Intro: Welcome to Yatakiya


The city of Nara, just south of Kyoto, is a famed spot on many a tourist’s Japan itinerary. Yet nearby, other hidden treasures abound. Located on the Yamato plateau in Nara Prefecture, southeast of Nara city, lies the municipality of Uda. Surrounded by mountains and brimming with shrines and nature, it is a perfect place to immerse yourself in a less-explored side of Japan; and there is no better base than Yatakiya, a renovated 300-year old farmhouse, an encapsulation of the rich history and culture of the area.

On the drive to Yatakiya, as you gaze out the window, the road rises and falls through dark green forests, past tucked-away roadside shrines and verdant streams. Then, the landscape opens up, slightly, as a cosy valley appears. Nestled between forests, rice paddies roll down a hillside, dotted on both sides with minka, traditional Japanese homes with gabled or thatched roofs. Looking up the valley, a particularly gorgeous building complex stands out, perched just on the edge of the forest. Along a slope, a stand of young, vibrant bamboo waves a welcome in the wind, while an abundant vegetable garden spreads out below.

After pulling into the driveway and ducking under the little noren curtain at the entranceway, the sliding door opens to reveal a warm, calm, spacious living area. Depending on the season, the reception area may have a display of hinamatsuri dolls, or perhaps a delicate ikebana flower arrangement of sakura (cherry blossom) taken from the trees growing at the east of the building complex.

After taking your shoes off, you are led to your room through the main living space, past interlocking sliding doors and walls that allow for endless configurations. The tatami-mat flooring throughout the room emphasises the space’s flexibility; suitable for sitting cross-legged to enjoy a cup of matcha, or for lounging back, it is a symbol of the freedom of traditional Japanese interiors. Reaching a corridor, you can spot the tsuboniwa, the small courtyard garden, in which stands a 100-year old lantern carved from local stone.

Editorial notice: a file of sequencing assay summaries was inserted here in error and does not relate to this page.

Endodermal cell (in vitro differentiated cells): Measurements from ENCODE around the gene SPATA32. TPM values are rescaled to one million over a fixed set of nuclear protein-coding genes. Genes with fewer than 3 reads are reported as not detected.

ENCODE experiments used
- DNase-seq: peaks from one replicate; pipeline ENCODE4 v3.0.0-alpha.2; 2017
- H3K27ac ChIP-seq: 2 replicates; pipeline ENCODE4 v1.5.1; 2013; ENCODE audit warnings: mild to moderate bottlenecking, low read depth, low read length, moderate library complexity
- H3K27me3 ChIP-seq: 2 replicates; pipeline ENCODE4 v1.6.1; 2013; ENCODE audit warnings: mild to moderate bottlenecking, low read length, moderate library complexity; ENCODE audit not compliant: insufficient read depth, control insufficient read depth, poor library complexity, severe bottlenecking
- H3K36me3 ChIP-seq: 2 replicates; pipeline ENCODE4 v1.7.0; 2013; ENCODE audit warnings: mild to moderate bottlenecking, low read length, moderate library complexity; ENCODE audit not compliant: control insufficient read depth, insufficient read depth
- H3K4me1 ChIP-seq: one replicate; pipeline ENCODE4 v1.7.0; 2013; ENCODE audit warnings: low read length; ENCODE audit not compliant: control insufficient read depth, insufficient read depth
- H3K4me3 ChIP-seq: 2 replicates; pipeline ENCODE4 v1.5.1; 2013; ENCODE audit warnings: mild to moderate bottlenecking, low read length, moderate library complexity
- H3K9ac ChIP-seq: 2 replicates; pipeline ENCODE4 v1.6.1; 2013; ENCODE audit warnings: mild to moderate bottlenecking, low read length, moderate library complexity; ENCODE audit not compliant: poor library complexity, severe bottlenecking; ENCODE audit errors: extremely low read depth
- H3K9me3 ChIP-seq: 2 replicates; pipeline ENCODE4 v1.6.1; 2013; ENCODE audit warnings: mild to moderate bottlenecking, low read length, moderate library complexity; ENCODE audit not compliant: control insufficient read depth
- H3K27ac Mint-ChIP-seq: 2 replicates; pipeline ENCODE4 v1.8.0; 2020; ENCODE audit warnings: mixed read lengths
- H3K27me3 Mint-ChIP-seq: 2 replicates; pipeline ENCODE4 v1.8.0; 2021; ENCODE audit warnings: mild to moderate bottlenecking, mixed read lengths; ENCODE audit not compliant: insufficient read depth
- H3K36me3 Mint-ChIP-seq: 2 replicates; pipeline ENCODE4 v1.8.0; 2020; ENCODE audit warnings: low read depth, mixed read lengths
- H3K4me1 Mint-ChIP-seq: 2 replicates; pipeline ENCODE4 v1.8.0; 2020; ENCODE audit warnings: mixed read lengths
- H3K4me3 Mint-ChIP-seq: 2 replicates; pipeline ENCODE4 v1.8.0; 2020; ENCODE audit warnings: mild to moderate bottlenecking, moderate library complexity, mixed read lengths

Glancing up at the old wooden beams, if you look carefully, you might spot a faded sticker from an old robot anime tucked away in a corner. The furniture and objects are nearly entirely assembled from the owners’ family, each with a story to tell. A beautiful ceremonial plate, decorated with plum blossom and swallows, or a wooden table equipped with hidden drawers, camouflaged by the geometric pattern; Yatakiya thrums with living, personal histories.

Tired from the journey there, maybe you will retire to your private bath, after selecting a blend of scents from local medicinal herbs. Maybe you will stroll the garden, and see the herbs themselves growing as green buds in dark, fertile soil. Perhaps a trip to the little sauna, to sweat out the stresses of everyday life, or a wander to the shrine further down the valley. However you may choose to relax, you can rest assured of the unique blend of history, homeliness, and luxury that makes this old farmhouse so special. Welcome to Yatakiya.


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★Intro: Welcome to Yatakiya




Surrounding Area: Landscape

Surrounding Area: History

Surrounding Area: Community and Culture


This text is written by Gabriela Mancey-Jones who is studying in Japan at the invitation of the Daiwa Anglo-Japanese Foundation, through interviews conducted in February 2024. She is looking to specialize in cultural anthropology with a Japan focus.